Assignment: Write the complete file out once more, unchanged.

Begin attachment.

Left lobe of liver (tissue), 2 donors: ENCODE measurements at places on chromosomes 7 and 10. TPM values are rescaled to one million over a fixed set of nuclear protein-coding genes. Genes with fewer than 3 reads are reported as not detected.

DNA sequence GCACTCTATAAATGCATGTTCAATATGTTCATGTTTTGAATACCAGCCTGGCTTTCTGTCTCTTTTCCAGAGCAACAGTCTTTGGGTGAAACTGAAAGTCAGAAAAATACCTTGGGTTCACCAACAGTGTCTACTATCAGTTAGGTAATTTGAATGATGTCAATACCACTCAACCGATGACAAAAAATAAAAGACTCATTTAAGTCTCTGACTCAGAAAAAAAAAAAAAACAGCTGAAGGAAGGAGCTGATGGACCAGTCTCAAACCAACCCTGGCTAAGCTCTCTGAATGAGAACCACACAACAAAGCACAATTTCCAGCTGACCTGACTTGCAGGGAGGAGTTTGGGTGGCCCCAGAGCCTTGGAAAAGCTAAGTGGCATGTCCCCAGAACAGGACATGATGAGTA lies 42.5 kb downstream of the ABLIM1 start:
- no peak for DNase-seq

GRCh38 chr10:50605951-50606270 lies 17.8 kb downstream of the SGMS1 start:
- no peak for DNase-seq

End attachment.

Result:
Left lobe of liver (tissue), 2 donors: ENCODE measurements at places on chromosomes 7 and 10. TPM values are rescaled to one million over a fixed set of nuclear protein-coding genes. Genes with fewer than 3 reads are reported as not detected.

DNA sequence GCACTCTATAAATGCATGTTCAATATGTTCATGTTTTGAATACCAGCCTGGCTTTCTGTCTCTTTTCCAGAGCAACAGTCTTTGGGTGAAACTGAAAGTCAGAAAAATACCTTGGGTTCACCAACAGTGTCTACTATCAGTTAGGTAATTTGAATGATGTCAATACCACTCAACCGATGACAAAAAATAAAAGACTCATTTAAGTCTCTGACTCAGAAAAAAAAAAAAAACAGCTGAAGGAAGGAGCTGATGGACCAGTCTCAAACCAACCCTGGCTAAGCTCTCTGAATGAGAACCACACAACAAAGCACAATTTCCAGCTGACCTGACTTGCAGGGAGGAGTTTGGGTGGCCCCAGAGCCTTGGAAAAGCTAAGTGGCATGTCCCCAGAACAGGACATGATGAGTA lies 42.5 kb downstream of the ABLIM1 start:
- no peak for DNase-seq

GRCh38 chr10:50605951-50606270 lies 17.8 kb downstream of the SGMS1 start:
- no peak for DNase-seq